Pitkin County health order to align with state, but will allow for large formal gatherings | AspenTimes.com

Pitkin County health order to align with state, but will allow for large formal gatherings

People recreate at Wagner Park in Aspen in July.
Kelsey Brunner/The Aspen Times

With a few local exceptions, Pitkin County will align with the state public health order beginning Wednesday, members of the county Board of Health decided Thursday.

The main difference will be formal group size — which generally requires a permit from the Public Health Department. It will jump from a maximum of 50 people to 100 people at indoor events and 175 people outdoors, said Karen Koenemann, Pitkin County’s public health director.

The informal, non-permitted group size will remain at 10 people, which is designated by state public health order, she said.

Otherwise, the county already aligns with most facets of the state public health order, with the exception of a few areas, Koenemann said.

Face coverings will remain mandatory in Pitkin County, even if county numbers fall far enough to achieve the least restrictive Protect Your Neighbor level, which doesn’t require masks, she said. Also, Pitkin County will continue to require businesses and events to file site safety plans to restrict the spread of COVID-19 and will require all residents and visitors to comply with contact tracing investigations and follow any subsequent isolation or quarantine orders, Koenemann said.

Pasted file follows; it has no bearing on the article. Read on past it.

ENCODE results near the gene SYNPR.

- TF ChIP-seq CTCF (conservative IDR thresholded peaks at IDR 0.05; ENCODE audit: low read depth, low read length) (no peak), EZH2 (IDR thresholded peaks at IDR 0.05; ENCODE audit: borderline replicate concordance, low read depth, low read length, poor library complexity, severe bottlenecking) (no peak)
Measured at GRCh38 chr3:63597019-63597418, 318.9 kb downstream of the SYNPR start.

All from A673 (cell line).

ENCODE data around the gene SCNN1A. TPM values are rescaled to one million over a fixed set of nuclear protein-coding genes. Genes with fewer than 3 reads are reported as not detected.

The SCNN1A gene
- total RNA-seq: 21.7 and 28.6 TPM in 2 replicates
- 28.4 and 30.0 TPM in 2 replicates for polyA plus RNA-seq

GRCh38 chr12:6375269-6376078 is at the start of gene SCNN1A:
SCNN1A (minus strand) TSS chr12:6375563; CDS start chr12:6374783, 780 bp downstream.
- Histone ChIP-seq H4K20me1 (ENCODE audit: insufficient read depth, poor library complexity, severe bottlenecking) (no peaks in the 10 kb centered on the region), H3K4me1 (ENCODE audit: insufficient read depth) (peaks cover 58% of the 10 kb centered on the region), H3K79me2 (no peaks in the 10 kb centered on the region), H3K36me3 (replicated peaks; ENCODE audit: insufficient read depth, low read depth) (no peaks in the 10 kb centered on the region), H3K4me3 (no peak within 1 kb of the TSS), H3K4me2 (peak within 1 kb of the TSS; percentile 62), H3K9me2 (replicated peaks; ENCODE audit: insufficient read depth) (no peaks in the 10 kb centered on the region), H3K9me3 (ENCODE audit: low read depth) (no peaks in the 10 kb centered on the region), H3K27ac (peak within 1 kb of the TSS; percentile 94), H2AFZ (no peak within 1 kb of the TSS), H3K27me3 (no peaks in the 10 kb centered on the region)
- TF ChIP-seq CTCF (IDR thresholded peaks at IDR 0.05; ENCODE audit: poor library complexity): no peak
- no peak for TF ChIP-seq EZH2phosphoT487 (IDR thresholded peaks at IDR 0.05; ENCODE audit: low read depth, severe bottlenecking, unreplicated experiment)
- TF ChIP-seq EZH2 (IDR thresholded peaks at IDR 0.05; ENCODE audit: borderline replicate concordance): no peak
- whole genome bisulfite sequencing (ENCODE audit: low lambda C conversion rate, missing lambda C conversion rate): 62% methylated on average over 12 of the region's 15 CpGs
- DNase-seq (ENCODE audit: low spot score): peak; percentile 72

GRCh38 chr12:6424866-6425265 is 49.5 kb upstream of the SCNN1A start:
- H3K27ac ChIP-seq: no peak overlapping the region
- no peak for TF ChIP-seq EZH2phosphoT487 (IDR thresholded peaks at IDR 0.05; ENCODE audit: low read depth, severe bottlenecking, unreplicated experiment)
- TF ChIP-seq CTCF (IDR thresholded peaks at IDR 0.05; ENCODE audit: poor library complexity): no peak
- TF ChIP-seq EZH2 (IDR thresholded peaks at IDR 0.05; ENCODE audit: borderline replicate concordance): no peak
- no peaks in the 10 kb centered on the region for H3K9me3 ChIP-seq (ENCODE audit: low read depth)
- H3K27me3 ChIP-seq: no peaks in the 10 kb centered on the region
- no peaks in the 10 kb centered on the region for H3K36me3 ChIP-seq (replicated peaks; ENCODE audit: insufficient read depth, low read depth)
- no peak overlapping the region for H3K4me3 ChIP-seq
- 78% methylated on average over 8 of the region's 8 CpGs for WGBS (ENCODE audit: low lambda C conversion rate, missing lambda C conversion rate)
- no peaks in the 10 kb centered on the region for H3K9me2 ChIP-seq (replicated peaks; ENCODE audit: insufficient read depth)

The county will also require all visitors to Aspen and Pitkin County to be free of any virus symptoms for 10 days before traveling here. The county will require any business taking guest reservations to convey that information, as well as the fact that visitors will be required to comply with isolation and quarantine orders if they test positive or are confirmed to have had contact with a positive case.

Finally, the new public health order will require visitors under isolation or quarantine orders to pay for their extra hotel stays, Koenemann said.

A significant number of visitors to Pitkin County — 17 — have tested positive for the virus in the past 14 days, which is a high percentage of so-called out-of-jurisdiction cases, said Dr. Kimberly Levin, the county’s medical officer. During the same period, 13 Pitkin County residents tested positive for the virus, she said.

Thirty cases in two weeks “is a lot,” Levin said, adding that it likely reflects an increase from Labor Day festivities.

“We’re kind of spiking right now,” she said.

However, she said she hopes the county is on the downside of that spike. In addition, she said the county’s overall positivity rate remains below 5%, which is a measure that shows whether enough local testing is being done.

Still, Pitkin County — along with Garfield and Eagle counties — remains in the high category in terms of incidence rate in the state, Levin said.

Aspen Valley Hospital has conducted 606 COVID tests in the past 14 days, which is more than has been done since the pandemic began, Levin said. Out of those 27 were positive, she said.


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